The Prince William County Board of Supervisors, in a rebuff to the Fairfax County supervisors, refused yesterday to impose mandatory water restrictions on Prince William residents.

The 6-to-0 vote was a serious blow to efforts to fashion a coordinated response to the Northern Virginia water shortage that has been created by the steady decline of the Occoquan Reservoir.

The reservoir, which supplies about 600,000 people in Fairfax County. Alexandria and Prince William, now contains about 3.3 billion gallons, the level at which criteria adopted by the Fairfax County Water Authority call for mandatory restrictions.

Fairfax already has approved mandatory conservation and was hoping to implement restrictions - which curtail outdoor uses - as early as Wednesday,

Despite Prince William's decision not to impose restrictions. Fairfax officials said the county would probably order mandatory conservation if Alexandra went along.

In their unanimous vote, the Prince William supervisors called for an elected official from all three jurisdictions to meet with technical staff members "and agree to agree to crieria and adopt whatever (measures), voluntary or mandatory, are deemed appropriate."

Fairfax Board Chairman John F. Herrity who sat glum-faced in the audience during the Prince William deliberations, said later. "We stand ready, able and willing to meet with the Prince William Board or a representative at a mutually convenient time and place."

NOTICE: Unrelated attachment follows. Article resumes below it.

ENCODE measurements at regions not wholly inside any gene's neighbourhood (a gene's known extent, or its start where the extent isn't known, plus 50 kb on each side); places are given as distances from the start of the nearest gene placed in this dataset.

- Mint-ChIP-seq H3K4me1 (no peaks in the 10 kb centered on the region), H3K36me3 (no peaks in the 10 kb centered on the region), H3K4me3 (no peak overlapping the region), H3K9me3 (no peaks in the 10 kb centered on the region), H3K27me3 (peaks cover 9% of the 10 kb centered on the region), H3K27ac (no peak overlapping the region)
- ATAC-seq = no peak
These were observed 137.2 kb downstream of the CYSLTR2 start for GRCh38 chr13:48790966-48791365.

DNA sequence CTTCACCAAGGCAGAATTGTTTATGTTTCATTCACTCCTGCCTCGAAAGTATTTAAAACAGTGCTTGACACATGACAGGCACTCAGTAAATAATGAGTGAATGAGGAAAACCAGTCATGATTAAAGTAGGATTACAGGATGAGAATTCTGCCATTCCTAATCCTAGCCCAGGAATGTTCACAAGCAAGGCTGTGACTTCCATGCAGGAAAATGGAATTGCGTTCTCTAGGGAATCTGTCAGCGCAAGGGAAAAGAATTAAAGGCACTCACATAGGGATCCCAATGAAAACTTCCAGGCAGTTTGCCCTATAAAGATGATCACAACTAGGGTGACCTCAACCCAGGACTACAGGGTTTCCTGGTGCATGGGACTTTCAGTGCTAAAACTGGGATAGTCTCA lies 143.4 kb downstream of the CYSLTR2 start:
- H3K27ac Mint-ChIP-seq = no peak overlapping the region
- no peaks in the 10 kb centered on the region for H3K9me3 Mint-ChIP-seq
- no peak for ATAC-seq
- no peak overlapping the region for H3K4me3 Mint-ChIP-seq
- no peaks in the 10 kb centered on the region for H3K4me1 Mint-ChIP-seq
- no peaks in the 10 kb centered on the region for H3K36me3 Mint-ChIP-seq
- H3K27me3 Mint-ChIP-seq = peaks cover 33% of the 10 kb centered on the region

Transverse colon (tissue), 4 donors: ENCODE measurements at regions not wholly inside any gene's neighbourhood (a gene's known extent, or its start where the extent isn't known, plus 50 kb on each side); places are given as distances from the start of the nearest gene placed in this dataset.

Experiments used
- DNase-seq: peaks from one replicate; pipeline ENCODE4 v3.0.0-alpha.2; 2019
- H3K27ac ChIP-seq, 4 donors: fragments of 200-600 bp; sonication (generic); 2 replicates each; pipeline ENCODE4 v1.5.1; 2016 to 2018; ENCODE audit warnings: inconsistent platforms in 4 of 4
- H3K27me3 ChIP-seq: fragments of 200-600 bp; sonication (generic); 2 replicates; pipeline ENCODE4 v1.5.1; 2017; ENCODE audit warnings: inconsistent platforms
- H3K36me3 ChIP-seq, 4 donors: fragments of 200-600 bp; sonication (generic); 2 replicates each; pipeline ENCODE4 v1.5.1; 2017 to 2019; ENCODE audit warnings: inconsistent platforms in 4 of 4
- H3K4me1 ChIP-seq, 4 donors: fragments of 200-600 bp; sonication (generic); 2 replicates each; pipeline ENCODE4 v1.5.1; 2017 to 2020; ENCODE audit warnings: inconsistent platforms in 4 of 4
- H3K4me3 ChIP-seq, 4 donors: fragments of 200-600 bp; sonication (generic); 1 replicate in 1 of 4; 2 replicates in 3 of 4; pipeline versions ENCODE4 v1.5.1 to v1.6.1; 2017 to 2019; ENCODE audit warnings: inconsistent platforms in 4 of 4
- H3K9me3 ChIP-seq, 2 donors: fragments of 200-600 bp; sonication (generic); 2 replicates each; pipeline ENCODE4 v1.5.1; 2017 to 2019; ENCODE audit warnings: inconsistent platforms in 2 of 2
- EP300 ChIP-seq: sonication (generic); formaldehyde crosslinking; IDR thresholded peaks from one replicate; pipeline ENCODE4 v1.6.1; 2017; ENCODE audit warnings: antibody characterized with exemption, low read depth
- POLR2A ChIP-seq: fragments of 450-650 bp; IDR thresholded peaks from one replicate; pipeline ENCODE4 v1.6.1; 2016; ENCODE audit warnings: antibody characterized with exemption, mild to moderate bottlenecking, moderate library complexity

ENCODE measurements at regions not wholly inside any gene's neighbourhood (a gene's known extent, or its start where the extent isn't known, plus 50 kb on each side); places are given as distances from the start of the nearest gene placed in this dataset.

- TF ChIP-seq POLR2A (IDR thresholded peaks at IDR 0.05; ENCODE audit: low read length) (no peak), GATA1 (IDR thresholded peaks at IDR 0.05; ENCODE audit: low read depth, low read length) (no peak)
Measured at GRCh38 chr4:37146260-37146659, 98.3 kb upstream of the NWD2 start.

While their only vote was on the motion to have a regional meeting, the Prince William supervisors made it clear they were opposed to mandatory restrictions. Chairman Alice Humphries said voluntary conservation measures now being followed by many citizens have been successful.

When the jurisdictions began a voluntary conservation effort early last month, their leaders met in joint sessions to stress that efforts were being coordinated. But an undercurrent of politics and rivalries quickly swwept away the spirit of cooperation.

Prince William officials have expressed deep resentment toward both the Fairfax Water Authority, which operates the reservoir, and the Fairfax government.

Prince William and Alexandria have been put in the position of being in the middle of a fight between the water authority and the Fairfax County Board of Supervisors." Prince William Board Chairman Humphries said. "We're either going to have to duck or start shooting back."

Most of the shooting was done by Laurence E. Randall. Prince William's representative on the water authority board and an outspoken critic of mandatory restrictions at this time.

"We do have a water supply problem," Randall said. "We do not have a crisis . . . Mandatory rationing is not required. It would put a blemish on the county in trying to attrack industrial development."

Chairman Humphries permitted Randall, who is not a member of the county staff, to make the only persentation heard by the supervisors before they voted. In the long prepared statement he read. Randall said "some Fairfax County officials, without the knowledge of the water authority. Prince William County or the City of Alexandria, reached a decision to cause a regional imposition of mandatory water restrictions. . ."